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September 24, 2010 11:33 pm
“That’ll see you through the week,” says Ray Smith, placing a freshly excised pig’s eyeball on the table. “Sorry, old butcher’s joke.”
Smith is a butcher who – jokes aside – takes his meat very seriously. He started in the business at 14 and has appeared in the British foodie television series River Cottage. His passion is infectious. The two halves of a Large White hang like a Damien Hirst installation to one side, and from a wooden block the unfortunate pig’s head smirks at the class. We’re a mixed group: a handful of enthusiasts, a sprinkling of professional foodies and a couple of novice smallholders, all here to learn how to turn a pig into chops, joints, loin, sausages, charcuterie and so much more.
We’re in a Grade II-listed outbuilding on the Welbeck Estate in Nottinghamshire, which now serves as a classroom for the fledgling School of Artisan Food. The school opened in October last year and runs short courses (such as today’s “Pig in a Day”) in baking, butchery, brewing, preserves and cheesemaking but, from Monday, it will welcome its first group of students on to the new one-year diploma in artisan food. “We believe we’re the first to offer such a course in the UK,” says Lynn Hopkins, the school’s administrator, as she gives me a tour of the brand new kitchens and 80-seat lecture theatre, the dairy and bakery. “I think the closest is perhaps the Slow Food movement’s University of Gastronomic Science in northern Italy.”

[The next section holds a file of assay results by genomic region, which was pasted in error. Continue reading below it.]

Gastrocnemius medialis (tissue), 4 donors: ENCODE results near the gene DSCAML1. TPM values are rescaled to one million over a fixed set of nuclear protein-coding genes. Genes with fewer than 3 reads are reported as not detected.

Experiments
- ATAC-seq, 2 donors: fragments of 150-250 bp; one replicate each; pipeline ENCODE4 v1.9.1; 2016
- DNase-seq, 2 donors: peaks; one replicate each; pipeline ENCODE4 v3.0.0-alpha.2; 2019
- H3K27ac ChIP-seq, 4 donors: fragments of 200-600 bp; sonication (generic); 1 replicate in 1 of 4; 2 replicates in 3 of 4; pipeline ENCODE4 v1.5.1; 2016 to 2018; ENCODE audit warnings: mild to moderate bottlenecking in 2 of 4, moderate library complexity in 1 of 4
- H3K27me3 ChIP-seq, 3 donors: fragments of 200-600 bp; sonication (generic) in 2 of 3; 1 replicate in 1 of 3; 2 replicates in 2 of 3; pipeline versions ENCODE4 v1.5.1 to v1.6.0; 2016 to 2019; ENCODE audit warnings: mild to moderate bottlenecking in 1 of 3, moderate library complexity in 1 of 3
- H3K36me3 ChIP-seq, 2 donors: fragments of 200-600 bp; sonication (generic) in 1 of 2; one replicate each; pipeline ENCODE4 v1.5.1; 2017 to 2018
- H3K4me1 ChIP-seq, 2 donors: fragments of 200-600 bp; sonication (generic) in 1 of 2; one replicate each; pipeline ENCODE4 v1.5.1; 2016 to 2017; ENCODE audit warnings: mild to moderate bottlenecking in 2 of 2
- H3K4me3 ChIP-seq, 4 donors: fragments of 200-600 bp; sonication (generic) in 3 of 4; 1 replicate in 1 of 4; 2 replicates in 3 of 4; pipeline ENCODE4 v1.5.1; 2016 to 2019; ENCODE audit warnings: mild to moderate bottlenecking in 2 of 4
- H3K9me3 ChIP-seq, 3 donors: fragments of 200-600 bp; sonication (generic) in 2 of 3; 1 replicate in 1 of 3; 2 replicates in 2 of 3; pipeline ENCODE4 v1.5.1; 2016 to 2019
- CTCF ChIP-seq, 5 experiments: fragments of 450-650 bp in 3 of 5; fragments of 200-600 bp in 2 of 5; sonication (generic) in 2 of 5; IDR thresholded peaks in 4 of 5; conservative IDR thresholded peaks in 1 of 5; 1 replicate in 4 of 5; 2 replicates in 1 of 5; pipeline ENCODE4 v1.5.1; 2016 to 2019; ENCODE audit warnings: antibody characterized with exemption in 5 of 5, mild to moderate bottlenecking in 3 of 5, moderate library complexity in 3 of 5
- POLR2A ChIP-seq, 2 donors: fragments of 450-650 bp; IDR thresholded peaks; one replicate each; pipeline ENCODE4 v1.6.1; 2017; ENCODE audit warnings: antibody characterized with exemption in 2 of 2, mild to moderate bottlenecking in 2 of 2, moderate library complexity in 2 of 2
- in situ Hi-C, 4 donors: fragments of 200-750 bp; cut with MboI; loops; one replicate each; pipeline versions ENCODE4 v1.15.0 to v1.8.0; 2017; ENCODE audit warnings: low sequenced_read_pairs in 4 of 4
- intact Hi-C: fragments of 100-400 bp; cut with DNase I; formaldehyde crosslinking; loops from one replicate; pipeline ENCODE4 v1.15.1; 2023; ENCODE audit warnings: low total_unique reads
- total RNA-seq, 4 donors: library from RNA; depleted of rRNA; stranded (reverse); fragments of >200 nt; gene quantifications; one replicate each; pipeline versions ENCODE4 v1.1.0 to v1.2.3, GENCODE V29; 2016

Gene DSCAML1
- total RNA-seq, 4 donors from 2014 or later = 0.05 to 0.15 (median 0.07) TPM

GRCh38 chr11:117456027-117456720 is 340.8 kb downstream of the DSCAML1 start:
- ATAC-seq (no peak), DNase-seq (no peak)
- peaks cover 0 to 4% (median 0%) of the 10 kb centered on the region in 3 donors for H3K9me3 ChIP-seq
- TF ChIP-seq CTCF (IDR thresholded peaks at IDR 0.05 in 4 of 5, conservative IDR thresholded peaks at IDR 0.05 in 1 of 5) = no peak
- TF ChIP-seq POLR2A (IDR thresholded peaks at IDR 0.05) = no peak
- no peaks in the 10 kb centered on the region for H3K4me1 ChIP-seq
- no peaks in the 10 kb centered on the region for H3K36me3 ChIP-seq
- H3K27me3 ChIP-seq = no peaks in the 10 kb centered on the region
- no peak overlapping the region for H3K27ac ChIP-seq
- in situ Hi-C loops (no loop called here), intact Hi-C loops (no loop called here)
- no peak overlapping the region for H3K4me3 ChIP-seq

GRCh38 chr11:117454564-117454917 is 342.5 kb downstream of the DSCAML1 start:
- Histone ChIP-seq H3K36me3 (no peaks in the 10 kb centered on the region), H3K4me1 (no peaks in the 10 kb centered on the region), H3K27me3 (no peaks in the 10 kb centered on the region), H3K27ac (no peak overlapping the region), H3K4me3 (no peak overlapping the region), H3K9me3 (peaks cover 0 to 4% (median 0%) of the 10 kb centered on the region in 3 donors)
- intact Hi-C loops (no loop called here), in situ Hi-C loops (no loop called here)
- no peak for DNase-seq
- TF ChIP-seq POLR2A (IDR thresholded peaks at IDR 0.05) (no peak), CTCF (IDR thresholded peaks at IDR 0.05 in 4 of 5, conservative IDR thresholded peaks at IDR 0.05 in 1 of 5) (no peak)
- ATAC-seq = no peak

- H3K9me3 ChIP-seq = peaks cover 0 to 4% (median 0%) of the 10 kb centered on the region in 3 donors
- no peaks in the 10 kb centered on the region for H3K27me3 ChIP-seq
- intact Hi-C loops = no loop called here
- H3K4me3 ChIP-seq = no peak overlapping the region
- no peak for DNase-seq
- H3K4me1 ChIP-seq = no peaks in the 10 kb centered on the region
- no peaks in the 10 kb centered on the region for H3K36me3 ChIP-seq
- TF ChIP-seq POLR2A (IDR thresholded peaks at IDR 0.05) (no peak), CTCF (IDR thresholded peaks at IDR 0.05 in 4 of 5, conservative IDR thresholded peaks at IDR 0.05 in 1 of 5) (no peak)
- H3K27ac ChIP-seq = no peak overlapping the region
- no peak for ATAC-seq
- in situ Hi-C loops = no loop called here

Artisan food – that is, food produced by small-scale and highly skilled bakers, cheesemakers and the like – is now more fashionable than ever. Be it handmade bread, organic, free-range meat from rare breeds, local cheeses or seasonal produce, consumers want to know where their food comes from and who makes it. Yet, although there are a number of highly regarded cookery schools in Britain including Leiths and Le Cordon Bleu, there is surprisingly little in the way of training available for food producers.
Randolph Hodgson, chairman of Neal’s Yard Dairy and a member of the school’s board of trustees, makes the point in its prospectus: “Fifty years ago there were several schools in Britain providing training for hundreds of cheesemakers and now there are none. The School of Artisan Food will fill that gap.”
The 20 students who start next week on the £14,000-a-year course will spend one week on each of the four core disciplines – brewing, baking, butchery and cheesemaking – before specialising in one area. During the year they will not only learn their way around a kitchen under the guidance of experts such as Smith, but also come to understand food history, the social, political and environmental currents underlying today’s food industry, and undertake work placements with artisan producers.
The students range from a new school leaver to a 65-year-old retiree but for many it will mark their departure from the rat race and the start of a new career.
Simona Giaquinto, 37, was until recently a vice-president at JPMorgan, specialising in liquidity solutions. But when the credit crunch came she decided to reappraise her life. “I felt the City just wasn’t what it used to be,” she says. “You work 16-hour days, it’s really hard work and I just needed a break.”
After attending an open day in February, Giaquinto decided the School of Artisan Food was the right fit: “I really liked it. You can see the passion they’ve put into the school.” She and her husband, an accountant, both gave up their jobs and spent six weeks travelling around France and Italy on a foodie odyssey before relocating to Nottinghamshire in readiness for the new term. Their goal is to eventually start an artisan food business.